See Part I
According to all of the latest independent reports, Erdogan’s claims to having had anything of a secular education are entirely bogus, because the only education that he unquestionably did have was his k-12 education, all of which was at Islamic schools, where he learned to read, and did read, the Quran. These were schools that prepare boys for the clergy. In fact, one of the reasons why Article 101 of Turkey’s Constitution requires the President to have a college degree is that k-12 schooling in Turkey prior to Ataturk was Quranic. Only post-high-school education then had some secular control. Though Erdogan grew up in Ataturk’s imposed secular Turkey, he seems all along to have been simply a closeted fundamentalist Sunni, who rose in politics because the Turkish public favored that, more than they favored Ataturk’s imposed separation of church-and-state. And now, even the EU is dependent upon Turkey, to absorb as many of the refugees as possible from the US-Saudi (and their jihadists) invasions of Syria, Libya, etc. (which invasions are aimed to overthrow leaders who are allied with Russia, but also to spread the Islamic faith, in precisely the Salafist-Wahhabist Sunni variety that the Sauds especially champion).
As Foreign Affairs reported, on 23 December 2015, about Erdogan’s Turkey: «Students who perform poorly on entrance exams for secondary school are shunted into imam-hatips where they study the Koran for up to 13 hours a week and take courses on the life of the Prophet Muhammad and Arabic [the language of the Quran]. Erdogan has boasted that during his tenure as president, enrollment in these schools soared from 63,000 to over one million».
Erdogan is part of a broader fundamentalist movement in Turkey to end the country’s secularism and return Turkey to its sectarian, Ottoman, past. Here is the way that one fundamentalist Muslim phrased the matter in a speech addressing American fundamentalist Christians in Colorado, on 14 November 1998, encouraging them in their fight for a statutorily Christian America to replace the existing secular US Constitution and system of government: «Religiosity went underground. While many Turks did lose their faith [after Ataturk’s reforms,] … many others simply feigned a loss of faith. (On my first visit to Turkey a student told me that he did not let his professors know that he prayed five times a day because he wanted to get a job after he graduated.)» Erdogan’s fake college diploma is part of that «underground» operation, to return Turkey to its previous system. Violating a secular Constitution is no sin, but a virtue, to believers in the view that law comes only from God, never from humans; i.e., not from democracy, the public, but from God. Thus, for Erdogan to violate section 101 of Turkey’s Constitution, is acceptable to people who believe the way he does (i.e., as a religious fundamentalist). It’s what had won him the Presidency.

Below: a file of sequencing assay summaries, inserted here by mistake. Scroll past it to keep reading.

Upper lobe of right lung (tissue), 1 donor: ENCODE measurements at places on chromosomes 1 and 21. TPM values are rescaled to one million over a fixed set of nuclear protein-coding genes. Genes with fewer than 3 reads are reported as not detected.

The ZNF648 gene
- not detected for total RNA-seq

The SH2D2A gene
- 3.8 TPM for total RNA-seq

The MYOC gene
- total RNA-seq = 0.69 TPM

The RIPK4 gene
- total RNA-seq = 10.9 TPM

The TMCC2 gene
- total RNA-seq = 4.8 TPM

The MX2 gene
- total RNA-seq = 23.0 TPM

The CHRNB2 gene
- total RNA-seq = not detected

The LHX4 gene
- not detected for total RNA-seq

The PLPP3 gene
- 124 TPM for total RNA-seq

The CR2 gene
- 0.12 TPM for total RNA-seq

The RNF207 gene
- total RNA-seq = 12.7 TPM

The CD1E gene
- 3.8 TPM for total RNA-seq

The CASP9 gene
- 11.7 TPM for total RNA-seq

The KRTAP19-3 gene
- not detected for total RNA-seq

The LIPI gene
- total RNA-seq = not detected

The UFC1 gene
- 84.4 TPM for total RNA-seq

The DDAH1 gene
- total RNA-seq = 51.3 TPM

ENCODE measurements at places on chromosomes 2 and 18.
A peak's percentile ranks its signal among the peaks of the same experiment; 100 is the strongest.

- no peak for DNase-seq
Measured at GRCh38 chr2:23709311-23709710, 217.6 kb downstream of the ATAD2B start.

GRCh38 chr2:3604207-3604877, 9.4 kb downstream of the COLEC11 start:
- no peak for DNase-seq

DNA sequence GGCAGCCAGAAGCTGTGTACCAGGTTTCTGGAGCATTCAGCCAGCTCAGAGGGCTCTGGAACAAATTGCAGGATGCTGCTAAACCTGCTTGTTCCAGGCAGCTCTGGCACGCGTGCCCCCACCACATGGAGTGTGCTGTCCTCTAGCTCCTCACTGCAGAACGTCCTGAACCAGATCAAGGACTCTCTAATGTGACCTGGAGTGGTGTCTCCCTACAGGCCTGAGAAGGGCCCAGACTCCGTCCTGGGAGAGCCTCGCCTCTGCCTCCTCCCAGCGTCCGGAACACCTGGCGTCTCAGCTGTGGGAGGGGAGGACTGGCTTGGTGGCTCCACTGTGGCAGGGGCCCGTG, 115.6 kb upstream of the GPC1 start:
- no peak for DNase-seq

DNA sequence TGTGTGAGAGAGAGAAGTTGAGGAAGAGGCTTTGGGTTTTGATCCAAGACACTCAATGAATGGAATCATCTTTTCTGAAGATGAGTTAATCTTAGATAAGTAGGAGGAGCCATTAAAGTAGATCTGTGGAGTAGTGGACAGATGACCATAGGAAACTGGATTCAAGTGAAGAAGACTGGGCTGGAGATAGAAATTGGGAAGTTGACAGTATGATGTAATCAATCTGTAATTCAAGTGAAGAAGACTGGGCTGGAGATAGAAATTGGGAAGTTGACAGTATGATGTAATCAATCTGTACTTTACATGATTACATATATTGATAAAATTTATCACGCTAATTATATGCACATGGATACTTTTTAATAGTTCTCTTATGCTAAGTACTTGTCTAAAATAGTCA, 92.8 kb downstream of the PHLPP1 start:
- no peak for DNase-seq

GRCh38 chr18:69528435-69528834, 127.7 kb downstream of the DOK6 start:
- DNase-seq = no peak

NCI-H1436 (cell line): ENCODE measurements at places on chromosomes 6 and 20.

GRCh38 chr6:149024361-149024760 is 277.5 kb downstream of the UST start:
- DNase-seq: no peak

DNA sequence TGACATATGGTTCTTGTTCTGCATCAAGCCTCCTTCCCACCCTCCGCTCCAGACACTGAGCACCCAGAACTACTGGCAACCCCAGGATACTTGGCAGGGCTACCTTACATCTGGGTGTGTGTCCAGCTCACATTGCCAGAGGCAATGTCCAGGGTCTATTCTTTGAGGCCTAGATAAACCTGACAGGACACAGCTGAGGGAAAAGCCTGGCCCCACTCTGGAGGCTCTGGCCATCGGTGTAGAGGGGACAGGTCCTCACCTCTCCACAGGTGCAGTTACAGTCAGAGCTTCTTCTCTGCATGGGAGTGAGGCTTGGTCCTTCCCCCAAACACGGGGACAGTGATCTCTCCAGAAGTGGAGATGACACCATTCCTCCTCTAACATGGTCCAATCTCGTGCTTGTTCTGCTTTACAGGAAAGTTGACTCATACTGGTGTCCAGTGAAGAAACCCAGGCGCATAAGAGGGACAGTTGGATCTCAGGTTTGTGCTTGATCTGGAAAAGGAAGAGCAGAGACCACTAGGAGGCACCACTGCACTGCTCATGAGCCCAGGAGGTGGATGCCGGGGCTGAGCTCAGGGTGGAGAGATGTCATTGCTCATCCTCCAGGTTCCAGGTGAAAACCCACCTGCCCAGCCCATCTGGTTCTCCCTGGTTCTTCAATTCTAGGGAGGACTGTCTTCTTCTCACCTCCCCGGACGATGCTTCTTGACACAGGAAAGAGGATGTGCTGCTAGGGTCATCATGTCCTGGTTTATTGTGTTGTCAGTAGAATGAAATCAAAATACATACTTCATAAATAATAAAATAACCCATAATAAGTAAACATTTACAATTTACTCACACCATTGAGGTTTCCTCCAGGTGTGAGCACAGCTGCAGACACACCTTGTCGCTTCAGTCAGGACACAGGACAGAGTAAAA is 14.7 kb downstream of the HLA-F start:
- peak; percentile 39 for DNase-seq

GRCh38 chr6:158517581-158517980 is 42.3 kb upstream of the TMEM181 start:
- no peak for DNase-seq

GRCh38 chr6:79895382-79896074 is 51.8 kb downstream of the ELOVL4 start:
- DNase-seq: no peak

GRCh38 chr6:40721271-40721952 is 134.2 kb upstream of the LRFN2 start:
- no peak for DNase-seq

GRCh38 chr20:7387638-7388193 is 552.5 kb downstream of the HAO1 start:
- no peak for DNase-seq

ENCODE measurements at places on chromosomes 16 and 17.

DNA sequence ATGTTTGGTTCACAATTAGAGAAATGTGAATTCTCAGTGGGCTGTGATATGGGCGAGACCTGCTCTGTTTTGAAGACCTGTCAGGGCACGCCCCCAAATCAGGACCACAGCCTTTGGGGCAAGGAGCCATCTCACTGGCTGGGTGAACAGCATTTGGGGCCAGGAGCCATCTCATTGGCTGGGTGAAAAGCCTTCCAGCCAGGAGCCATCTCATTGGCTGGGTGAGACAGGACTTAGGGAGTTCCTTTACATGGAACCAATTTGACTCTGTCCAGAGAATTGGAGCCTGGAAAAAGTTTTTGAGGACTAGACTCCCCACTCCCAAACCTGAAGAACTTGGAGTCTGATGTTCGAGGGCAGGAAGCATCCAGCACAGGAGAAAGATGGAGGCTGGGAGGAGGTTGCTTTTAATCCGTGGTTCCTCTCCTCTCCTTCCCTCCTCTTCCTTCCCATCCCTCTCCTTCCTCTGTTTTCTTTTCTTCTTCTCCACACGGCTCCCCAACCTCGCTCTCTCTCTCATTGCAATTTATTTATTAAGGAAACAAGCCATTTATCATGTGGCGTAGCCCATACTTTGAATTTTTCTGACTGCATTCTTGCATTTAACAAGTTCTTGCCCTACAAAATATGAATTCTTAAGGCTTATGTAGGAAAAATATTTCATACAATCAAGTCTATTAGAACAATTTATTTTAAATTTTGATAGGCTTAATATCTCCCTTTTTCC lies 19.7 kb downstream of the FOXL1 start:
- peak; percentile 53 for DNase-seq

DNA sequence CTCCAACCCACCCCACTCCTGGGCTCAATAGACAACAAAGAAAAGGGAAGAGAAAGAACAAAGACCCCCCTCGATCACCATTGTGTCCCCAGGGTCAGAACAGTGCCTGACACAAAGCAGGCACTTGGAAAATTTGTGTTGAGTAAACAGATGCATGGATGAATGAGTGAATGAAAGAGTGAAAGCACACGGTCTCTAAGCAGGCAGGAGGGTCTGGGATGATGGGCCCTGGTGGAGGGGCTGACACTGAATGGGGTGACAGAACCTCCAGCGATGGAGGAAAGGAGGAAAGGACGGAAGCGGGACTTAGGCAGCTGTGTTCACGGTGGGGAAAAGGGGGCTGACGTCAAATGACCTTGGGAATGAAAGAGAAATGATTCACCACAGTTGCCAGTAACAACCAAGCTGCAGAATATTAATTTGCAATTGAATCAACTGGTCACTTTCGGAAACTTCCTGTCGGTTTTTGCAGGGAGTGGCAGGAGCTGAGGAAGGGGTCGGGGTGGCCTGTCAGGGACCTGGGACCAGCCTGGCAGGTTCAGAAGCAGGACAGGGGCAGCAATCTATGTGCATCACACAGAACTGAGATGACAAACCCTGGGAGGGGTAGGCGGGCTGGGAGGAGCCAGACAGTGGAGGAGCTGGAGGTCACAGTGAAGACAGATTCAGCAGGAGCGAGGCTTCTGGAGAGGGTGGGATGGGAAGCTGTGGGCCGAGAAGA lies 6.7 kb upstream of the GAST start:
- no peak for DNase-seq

The President of Turkey is globally important. Turkey is a crucial member of the Western alliance – the countries allied with the US against Russia – because it’s the single bridge between both the NATO alliance of anti-Russia countries (essentially, the US and the EU), and the anti-Russia GCC (Gulf Cooperation Council) alliance of fundamentalist Sunni Islamic Sharia-law oil kingdoms against Russia: Saudi Arabia, Qatar, UAE, Kuwait, Bahrain, and Oman. Turkey is the only Islamic nation that’s both a member of NATO, and also a fundamentalist Sunni Islamic, and (under Erdogan) increasingly Sharia law, nation. (Unlike the others, Turkey has no oil of its own, however.) So, Erdogan is the regional bridge between America’s NATO military alliance, and the Sauds’ GCC military alliance. The only other such bridge (though not merely regional) is America’s President, Barack Obama, who is, in a sense, an even bigger such bridge than Erdogan is: the US President is the glue that holds the entire anti-Russia alliance together globally. Consequently, if Turkey’s regime collapses, then America’s regime might be the only remaining such geostrategic north-south bridge, holding together both ends of America’s anti-Russia alliance: otherwise known as the Western alliance. And, of course, with Pacific allies such as Japan and Australia, the US truly is the uniquely global superpower. But, if Erdogan falls, then an even heavier geostrategic burden will become placed on America, and the Sauds will consequently be even more dependent upon the US than they now are. Perhaps they’ll then need to reduce their funding to terrorist groups (such as they have always been requested to do, in private).From the Sauds’ standpoint, a return of Turkey back to its former Ataturk secularism, away from Turkey’s more recent Erdogan Sunni sectarianism, would thus likely be quite unwelcomed. Furthermore, how would the US, Sauds, Qatar’s Thanis, etc., then be able to get their weapons and jihadists into Syria to bring down and replace the secular Shiite ally of Russia who now leads that country: Bashar al-Assad?
So, Erdogan’s diploma-problem could turn out to have considerable global significance. If his diploma-problem fades away, then Turkey’s dictatorship will be established quite firmly, and Turkey’s Constitution will be empty verbiage, but Erdogan’s supporters will probably be even more passionate for him than they now are, because of their fears of the demons that he trumpets: Kurds, Shiites, etc. He’s an ordinary tyrant, in an extraordinary position, and thus is a tyrant with extraordinarily many foreign allies. That might pull him through.